Sue Silva is the owner of Superus Marketing, a marketing consulting firm that provides part-time marketing director support to companies that need help with marketing, but don’t need a full-time director. Visit superusmarketing.com.
Learn how these common misconceptions can hurt your marketing strategy
The field of marketing has the perceived image of being fun. People tend to think of viral YouTube videos and Super Bowl ads. But when business executives get into the weeds of marketing, they quickly discover it’s not as fun or easy as it might seem. When efforts are guided by misconceptions about marketing, the result is often disappearing dollars with little to show for it. If you suspect you are harboring some misguided notions about marketing, take comfort in the fact that you’re in good company. Even the most experienced CEOs are susceptible to several common marketing myths.
Myth 1: Marketing is about great pictures & clever copy
Research and strategy drive effective marketing. Marketing materials are essential, to be sure, but without research and strategy behind them, they only amount to shots in the dark. That’s because most companies focus on what they are selling, when they should focus on what the customer is buying. Research uncovers what people are really buying when they purchase a product or service. Strategic positioning then nails down why they should purchase it from you. Auto manufacturers understand this really well. Every vehicle is a chassis and four wheels that gets you from point A to point B. But a look at positioning and taglines shows this is not what is sold. Manufacturers all sell the experience that the customer wants. For example, BMW’s positioning says, “BMW cars give you a pleasure in driving like no other.” The company’s tagline is “The ultimate driving machine.” Another example is Ford’s positioning, which says, “Ford trucks can handle anything.” Ford’s tagline is, “Built Ford Tough.” Each tagline came from strategic positioning, which came from seeing the product through the customers’ eyes. Another way to frame this is, “What do you have that your prospects want, and your competitors either don’t have or are perceived not to have?”
An example from a roofing company illustrates this nicely. The company has two advantages most others do not: a registered roof consultant and an engineer who improves on architectural specifications. Research showed that customers felt they were getting solutions that made the roof better. The company’s positioning became “Brains & Brawn” – The intelligent approach to roofing. From that came the tagline, “Smarter Approach. Stronger Roof.” The same concepts apply to your business. So before diving into the fun, creative stuff, like images and copy, you need to nail down positioning that is the following:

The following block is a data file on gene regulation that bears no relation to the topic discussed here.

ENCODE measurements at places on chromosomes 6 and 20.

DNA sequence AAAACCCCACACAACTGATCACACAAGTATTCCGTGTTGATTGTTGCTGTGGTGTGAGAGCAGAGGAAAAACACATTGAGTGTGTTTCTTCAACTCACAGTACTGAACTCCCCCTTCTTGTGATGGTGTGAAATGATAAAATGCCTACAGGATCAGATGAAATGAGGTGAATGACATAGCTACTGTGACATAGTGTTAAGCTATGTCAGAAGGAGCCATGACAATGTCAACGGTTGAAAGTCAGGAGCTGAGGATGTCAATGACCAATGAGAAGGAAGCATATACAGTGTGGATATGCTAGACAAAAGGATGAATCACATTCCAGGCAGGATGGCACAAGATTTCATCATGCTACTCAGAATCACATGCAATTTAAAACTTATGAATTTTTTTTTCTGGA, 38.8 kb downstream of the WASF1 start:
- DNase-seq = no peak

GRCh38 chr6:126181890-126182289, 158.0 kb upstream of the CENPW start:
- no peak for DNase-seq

- Ownable—Difficult for other companies in your industry to duplicate or emulate
- Emotional—Focuses on what the customer is buying, not on the benefits and value of your category
- Clear—Easily understood by anyone
Myth 2: The vice president of sales can handle it
Ninety percent of sales vice presidents have no marketing experience. You wouldn’t hand finances over to an IT staff, or human resources over to a customer service representative. And for good reason. Likewise, it’s not a good idea to expect your vice president of sales to develop and execute a marketing plan. Though marketing and sales are related, they each use very different skillsets.
Even if your vice president of sales has a marketing background, taking on two roles prevents him/her from doing either of them well. Marketing is a lot more complex than it used to be, and it typically requires a team of professionals in graphic design, writing, web development and account management. A good marketing director knows how to recruit and coordinate this talent. You might not be in the position to hire a full-time marketing director or an advertising agency. The good news is you probably don’t need to. A part-time or freelance marketing director could be a good fit for your company.